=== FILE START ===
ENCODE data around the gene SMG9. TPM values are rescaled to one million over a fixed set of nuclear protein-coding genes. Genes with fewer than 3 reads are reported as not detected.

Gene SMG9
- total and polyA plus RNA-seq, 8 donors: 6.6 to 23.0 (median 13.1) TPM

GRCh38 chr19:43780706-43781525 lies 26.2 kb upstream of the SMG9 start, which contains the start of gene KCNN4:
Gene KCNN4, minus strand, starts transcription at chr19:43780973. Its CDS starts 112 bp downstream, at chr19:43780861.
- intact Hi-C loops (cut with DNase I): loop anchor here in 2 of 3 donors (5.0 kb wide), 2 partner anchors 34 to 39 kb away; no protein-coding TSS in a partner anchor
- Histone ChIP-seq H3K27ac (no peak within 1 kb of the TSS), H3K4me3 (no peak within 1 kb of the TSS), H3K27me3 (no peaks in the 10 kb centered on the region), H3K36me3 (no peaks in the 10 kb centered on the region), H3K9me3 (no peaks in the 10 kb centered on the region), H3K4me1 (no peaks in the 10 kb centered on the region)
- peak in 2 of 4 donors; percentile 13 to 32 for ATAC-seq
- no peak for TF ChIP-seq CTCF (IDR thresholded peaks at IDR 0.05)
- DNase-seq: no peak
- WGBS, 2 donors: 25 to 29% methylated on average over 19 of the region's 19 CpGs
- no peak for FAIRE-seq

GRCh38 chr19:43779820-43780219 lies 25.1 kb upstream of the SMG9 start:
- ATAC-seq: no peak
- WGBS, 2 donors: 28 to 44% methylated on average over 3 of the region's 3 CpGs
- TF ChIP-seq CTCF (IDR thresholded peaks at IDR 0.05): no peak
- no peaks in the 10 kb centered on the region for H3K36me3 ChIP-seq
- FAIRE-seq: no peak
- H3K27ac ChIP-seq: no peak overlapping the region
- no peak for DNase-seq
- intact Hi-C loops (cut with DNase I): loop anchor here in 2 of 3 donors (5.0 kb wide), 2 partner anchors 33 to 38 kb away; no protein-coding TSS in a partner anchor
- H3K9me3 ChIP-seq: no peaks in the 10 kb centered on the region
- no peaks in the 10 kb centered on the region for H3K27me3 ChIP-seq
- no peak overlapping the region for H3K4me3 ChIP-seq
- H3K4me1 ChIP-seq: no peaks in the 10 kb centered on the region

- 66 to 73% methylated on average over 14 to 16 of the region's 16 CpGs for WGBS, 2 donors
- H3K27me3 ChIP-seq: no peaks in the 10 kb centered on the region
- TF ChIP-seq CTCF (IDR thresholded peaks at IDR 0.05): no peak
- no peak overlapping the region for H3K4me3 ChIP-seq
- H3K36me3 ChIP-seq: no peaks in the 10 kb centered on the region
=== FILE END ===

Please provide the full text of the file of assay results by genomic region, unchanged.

ENCODE data around the gene SMG9. TPM values are rescaled to one million over a fixed set of nuclear protein-coding genes. Genes with fewer than 3 reads are reported as not detected.

Gene SMG9
- total and polyA plus RNA-seq, 8 donors: 6.6 to 23.0 (median 13.1) TPM

GRCh38 chr19:43780706-43781525 lies 26.2 kb upstream of the SMG9 start, which contains the start of gene KCNN4:
Gene KCNN4, minus strand, starts transcription at chr19:43780973. Its CDS starts 112 bp downstream, at chr19:43780861.
- intact Hi-C loops (cut with DNase I): loop anchor here in 2 of 3 donors (5.0 kb wide), 2 partner anchors 34 to 39 kb away; no protein-coding TSS in a partner anchor
- Histone ChIP-seq H3K27ac (no peak within 1 kb of the TSS), H3K4me3 (no peak within 1 kb of the TSS), H3K27me3 (no peaks in the 10 kb centered on the region), H3K36me3 (no peaks in the 10 kb centered on the region), H3K9me3 (no peaks in the 10 kb centered on the region), H3K4me1 (no peaks in the 10 kb centered on the region)
- peak in 2 of 4 donors; percentile 13 to 32 for ATAC-seq
- no peak for TF ChIP-seq CTCF (IDR thresholded peaks at IDR 0.05)
- DNase-seq: no peak
- WGBS, 2 donors: 25 to 29% methylated on average over 19 of the region's 19 CpGs
- no peak for FAIRE-seq

GRCh38 chr19:43779820-43780219 lies 25.1 kb upstream of the SMG9 start:
- ATAC-seq: no peak
- WGBS, 2 donors: 28 to 44% methylated on average over 3 of the region's 3 CpGs
- TF ChIP-seq CTCF (IDR thresholded peaks at IDR 0.05): no peak
- no peaks in the 10 kb centered on the region for H3K36me3 ChIP-seq
- FAIRE-seq: no peak
- H3K27ac ChIP-seq: no peak overlapping the region
- no peak for DNase-seq
- intact Hi-C loops (cut with DNase I): loop anchor here in 2 of 3 donors (5.0 kb wide), 2 partner anchors 33 to 38 kb away; no protein-coding TSS in a partner anchor
- H3K9me3 ChIP-seq: no peaks in the 10 kb centered on the region
- no peaks in the 10 kb centered on the region for H3K27me3 ChIP-seq
- no peak overlapping the region for H3K4me3 ChIP-seq
- H3K4me1 ChIP-seq: no peaks in the 10 kb centered on the region

- 66 to 73% methylated on average over 14 to 16 of the region's 16 CpGs for WGBS, 2 donors
- H3K27me3 ChIP-seq: no peaks in the 10 kb centered on the region
- TF ChIP-seq CTCF (IDR thresholded peaks at IDR 0.05): no peak
- no peak overlapping the region for H3K4me3 ChIP-seq
- H3K36me3 ChIP-seq: no peaks in the 10 kb centered on the region